A persuasive speech doesn’t make you talk till your throat’s dry.
In today’s discussion, we’ll break down the proven formula successful orators use to move minds and hearts.
Whether you’re running for office, pitching new product, or advocating for an important cause, let’s check out how to write a persuasive speech.
Table of Contents
Tips for Audience Engagement
What is a Persuasive Speech?
Have you ever been truly moved by a speaker who had you hanging on their every word? Who took you on such an inspiring journey that you left wanting to take action? Those are the hallmarks of a master persuader at work.
A persuasive speech is a type of public speaking designed to literally change minds and motivate behaviour. It’s part communication magic, part psychology hack – and with the right tools, anyone can learn to do it.
At its core, a persuasive speech aims to convince an audience of a specific idea or course of action by appealing to both logic and emotion. It lays out clear arguments while also tapping into passions and values.
A successful persuasive structure will introduce the topic, outline key points, address counterarguments, and conclude with a memorable call to action. Visual aids, stories, rhetorical devices and enthusiastic delivery all enhance the experience.
Although meant to be convincing, quality persuaders never resort to manipulation. Rather, they present solid facts with empathy and honour other perspectives along the journey.
From campaign speeches to PTA fundraisers, the ability to strategically rally support around a viewpoint through oration alone is a talent worth cultivating. So whether you aspire to inspire social change or simply motivate mindsets in your circle, adding persuasion to your public speaking playbook is sure to magnify your impact.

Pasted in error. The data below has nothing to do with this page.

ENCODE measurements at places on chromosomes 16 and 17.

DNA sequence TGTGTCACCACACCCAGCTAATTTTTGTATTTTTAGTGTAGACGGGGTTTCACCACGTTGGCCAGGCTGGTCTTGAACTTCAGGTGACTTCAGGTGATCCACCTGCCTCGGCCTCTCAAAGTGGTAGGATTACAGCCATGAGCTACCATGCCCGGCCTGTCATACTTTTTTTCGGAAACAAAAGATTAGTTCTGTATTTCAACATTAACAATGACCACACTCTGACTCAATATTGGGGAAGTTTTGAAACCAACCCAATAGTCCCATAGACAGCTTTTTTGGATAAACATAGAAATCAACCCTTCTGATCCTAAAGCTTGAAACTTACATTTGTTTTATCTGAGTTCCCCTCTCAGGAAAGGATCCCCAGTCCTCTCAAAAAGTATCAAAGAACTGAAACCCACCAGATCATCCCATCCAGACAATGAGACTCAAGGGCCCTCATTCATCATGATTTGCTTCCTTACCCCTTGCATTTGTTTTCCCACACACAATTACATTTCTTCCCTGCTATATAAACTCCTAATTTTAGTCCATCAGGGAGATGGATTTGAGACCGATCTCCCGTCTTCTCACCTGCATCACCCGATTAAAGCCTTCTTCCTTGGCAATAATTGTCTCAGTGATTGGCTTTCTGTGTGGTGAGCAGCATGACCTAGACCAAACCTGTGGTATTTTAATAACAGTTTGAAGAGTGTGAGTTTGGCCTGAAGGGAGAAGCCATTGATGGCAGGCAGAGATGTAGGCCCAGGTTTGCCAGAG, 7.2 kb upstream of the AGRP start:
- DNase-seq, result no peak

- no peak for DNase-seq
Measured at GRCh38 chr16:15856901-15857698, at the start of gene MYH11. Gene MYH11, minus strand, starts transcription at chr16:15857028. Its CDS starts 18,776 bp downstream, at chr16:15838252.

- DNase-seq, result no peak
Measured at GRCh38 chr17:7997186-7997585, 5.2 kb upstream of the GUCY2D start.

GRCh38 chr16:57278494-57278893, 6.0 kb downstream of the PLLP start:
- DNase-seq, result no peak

How to Write a Persuasive Speech
Crafting the perfect persuasive address requires thoughtful planning. But fear not, with the right framework you’ll be well on your way to masterfully motivating any audience.
#1. Research the subject
They say knowing is half the battle. When you’re doing research on the topic, you’ll unconsciously remember every detail and information along the way. And because of that, smooth information will flow out of your mouth before you know it.
Get familiarised with reputational research papers, peer-reviewed journals and expert opinions to craft a concrete foundation for your speech. They also present different views and counterarguments so you can address them on the day.
You can map each point with a respective counterargument using a mind-mapping tool for a structured and more organised approach.
#2. Cut down the fluff
This is no time to flex your wealth of ultra-complicated technical words. The idea of a persuasive speech is to get your point across verbally.
Make it sound natural so that you have no trouble spewing it out loud and your tongue doesn’t linger trying to pronounce something like anthropomorphism.
Avoid lengthy constructions that cause you to stumble. Chop the sentences down to short and concise pieces of information.
See this example:
- It could be said that in light of the presently existing circumstances which are currently surrounding us at this moment in time, there may potentially exist certain conditions that might feasibly be conducive toward potentially providing an optimum environment for potentially achieving desired outcomes.
Sounds unnecessarily long and complex, isn’t it? You can just bring this down to something like this:
- The current circumstances could create conditions conducive to achieving desired outcomes.
The clearer version gets the same point across in a more direct and succinct way by removing extra words, simplifying the phrasing and structure, and using more active rather than passive construction.
#3. Craft a persuasive speech structure
The general outline for a speech needs to be clear and logical. Here are some tips on how to craft one:
- Start with a compelling hook. Capture attention instantly with a surprising stat, intriguing anecdote or open question. Pique curiosity about the issue.
- Clearly state your thesis up front. Distil your central argument and goal into a concise, memorable statement. Paint the picture of what you aim to achieve.
- Support your thesis with well-chosen facts. Cite respected sources and data-driven evidence to rationally reinforce key talking points. Appeal to logic as well as emotion.